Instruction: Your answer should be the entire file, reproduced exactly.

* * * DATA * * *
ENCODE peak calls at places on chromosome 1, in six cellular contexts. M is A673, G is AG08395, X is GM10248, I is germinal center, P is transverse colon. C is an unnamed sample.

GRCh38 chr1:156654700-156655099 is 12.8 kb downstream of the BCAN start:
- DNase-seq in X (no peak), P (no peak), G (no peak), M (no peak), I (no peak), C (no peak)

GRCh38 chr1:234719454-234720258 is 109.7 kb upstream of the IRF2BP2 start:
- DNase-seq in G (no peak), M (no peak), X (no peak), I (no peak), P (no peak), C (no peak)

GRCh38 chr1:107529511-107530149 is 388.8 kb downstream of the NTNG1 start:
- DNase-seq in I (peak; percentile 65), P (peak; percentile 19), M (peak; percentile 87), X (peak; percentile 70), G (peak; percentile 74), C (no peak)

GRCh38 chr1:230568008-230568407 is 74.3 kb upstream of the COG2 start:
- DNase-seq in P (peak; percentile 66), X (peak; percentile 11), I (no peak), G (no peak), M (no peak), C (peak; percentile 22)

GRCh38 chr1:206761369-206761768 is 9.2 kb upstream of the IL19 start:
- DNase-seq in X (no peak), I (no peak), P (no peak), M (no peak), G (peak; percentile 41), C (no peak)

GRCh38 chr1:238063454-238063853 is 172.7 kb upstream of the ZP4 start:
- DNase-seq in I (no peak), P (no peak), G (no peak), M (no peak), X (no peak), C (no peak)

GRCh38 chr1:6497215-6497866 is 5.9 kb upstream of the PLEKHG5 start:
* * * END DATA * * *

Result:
ENCODE peak calls at places on chromosome 1, in six cellular contexts. M is A673, G is AG08395, X is GM10248, I is germinal center, P is transverse colon. C is an unnamed sample.

GRCh38 chr1:156654700-156655099 is 12.8 kb downstream of the BCAN start:
- DNase-seq in X (no peak), P (no peak), G (no peak), M (no peak), I (no peak), C (no peak)

GRCh38 chr1:234719454-234720258 is 109.7 kb upstream of the IRF2BP2 start:
- DNase-seq in G (no peak), M (no peak), X (no peak), I (no peak), P (no peak), C (no peak)

GRCh38 chr1:107529511-107530149 is 388.8 kb downstream of the NTNG1 start:
- DNase-seq in I (peak; percentile 65), P (peak; percentile 19), M (peak; percentile 87), X (peak; percentile 70), G (peak; percentile 74), C (no peak)

GRCh38 chr1:230568008-230568407 is 74.3 kb upstream of the COG2 start:
- DNase-seq in P (peak; percentile 66), X (peak; percentile 11), I (no peak), G (no peak), M (no peak), C (peak; percentile 22)

GRCh38 chr1:206761369-206761768 is 9.2 kb upstream of the IL19 start:
- DNase-seq in X (no peak), I (no peak), P (no peak), M (no peak), G (peak; percentile 41), C (no peak)

GRCh38 chr1:238063454-238063853 is 172.7 kb upstream of the ZP4 start:
- DNase-seq in I (no peak), P (no peak), G (no peak), M (no peak), X (no peak), C (no peak)

GRCh38 chr1:6497215-6497866 is 5.9 kb upstream of the PLEKHG5 start: